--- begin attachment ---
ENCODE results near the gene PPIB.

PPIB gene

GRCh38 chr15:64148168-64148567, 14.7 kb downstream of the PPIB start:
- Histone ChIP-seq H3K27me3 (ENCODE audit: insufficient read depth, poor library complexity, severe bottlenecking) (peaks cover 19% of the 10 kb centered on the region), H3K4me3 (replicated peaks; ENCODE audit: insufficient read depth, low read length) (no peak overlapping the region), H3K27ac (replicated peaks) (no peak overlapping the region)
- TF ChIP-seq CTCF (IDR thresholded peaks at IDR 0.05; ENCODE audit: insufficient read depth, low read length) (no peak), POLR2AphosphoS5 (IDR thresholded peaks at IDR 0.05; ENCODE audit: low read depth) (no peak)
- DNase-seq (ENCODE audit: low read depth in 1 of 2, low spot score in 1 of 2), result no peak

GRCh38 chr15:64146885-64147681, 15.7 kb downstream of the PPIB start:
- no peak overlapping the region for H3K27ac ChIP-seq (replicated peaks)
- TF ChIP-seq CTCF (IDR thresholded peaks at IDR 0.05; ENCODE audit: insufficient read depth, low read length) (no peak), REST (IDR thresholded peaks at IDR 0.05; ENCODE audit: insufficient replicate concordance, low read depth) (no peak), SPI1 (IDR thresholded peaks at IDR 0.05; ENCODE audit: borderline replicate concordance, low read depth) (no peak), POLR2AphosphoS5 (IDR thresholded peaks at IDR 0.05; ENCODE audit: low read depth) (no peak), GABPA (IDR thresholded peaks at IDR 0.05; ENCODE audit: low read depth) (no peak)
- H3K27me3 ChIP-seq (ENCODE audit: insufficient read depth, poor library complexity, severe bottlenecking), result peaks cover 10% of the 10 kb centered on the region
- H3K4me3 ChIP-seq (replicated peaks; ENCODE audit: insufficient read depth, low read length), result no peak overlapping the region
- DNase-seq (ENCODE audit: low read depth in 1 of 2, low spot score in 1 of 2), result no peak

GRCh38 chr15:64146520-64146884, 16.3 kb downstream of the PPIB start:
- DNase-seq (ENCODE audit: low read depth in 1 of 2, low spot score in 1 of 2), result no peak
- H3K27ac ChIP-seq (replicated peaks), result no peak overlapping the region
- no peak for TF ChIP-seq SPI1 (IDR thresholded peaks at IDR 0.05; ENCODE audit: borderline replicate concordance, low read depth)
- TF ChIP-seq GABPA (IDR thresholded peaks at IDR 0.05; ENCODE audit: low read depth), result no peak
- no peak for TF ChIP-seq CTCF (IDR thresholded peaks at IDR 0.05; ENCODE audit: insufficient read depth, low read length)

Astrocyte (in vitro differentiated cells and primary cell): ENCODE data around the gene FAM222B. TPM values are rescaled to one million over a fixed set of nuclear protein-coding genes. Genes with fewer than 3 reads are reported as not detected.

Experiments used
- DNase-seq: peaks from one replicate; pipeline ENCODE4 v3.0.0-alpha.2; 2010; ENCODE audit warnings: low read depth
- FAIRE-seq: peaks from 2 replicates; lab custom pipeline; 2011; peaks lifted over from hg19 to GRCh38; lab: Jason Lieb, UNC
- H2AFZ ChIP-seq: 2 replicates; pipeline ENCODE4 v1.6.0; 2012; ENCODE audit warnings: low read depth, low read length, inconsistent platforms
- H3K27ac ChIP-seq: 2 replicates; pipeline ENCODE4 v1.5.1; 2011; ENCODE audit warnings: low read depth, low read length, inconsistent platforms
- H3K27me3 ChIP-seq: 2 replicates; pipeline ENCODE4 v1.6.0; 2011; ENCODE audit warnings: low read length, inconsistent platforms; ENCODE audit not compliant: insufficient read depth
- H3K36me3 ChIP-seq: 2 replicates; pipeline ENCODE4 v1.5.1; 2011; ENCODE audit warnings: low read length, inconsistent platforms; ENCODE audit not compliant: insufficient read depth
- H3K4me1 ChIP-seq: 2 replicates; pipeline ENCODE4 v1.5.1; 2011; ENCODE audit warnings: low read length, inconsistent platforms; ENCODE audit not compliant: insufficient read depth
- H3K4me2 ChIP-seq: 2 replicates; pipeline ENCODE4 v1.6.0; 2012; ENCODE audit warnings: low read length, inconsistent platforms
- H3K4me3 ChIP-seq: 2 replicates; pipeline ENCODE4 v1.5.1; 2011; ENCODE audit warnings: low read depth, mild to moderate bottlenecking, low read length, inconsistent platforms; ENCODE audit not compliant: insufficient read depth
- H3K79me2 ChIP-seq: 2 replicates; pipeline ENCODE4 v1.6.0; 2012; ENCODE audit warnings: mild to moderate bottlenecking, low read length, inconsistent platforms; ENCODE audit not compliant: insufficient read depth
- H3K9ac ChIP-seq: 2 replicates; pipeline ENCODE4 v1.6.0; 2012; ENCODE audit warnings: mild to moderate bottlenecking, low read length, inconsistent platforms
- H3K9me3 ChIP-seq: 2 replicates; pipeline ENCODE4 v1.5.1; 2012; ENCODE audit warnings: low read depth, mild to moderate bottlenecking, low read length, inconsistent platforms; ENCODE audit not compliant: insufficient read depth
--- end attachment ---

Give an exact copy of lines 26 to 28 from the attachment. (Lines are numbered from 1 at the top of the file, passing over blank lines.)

- H3K36me3 ChIP-seq: 2 replicates; pipeline ENCODE4 v1.5.1; 2011; ENCODE audit warnings: low read length, inconsistent platforms; ENCODE audit not compliant: insufficient read depth
- H3K4me1 ChIP-seq: 2 replicates; pipeline ENCODE4 v1.5.1; 2011; ENCODE audit warnings: low read length, inconsistent platforms; ENCODE audit not compliant: insufficient read depth
- H3K4me2 ChIP-seq: 2 replicates; pipeline ENCODE4 v1.6.0; 2012; ENCODE audit warnings: low read length, inconsistent platforms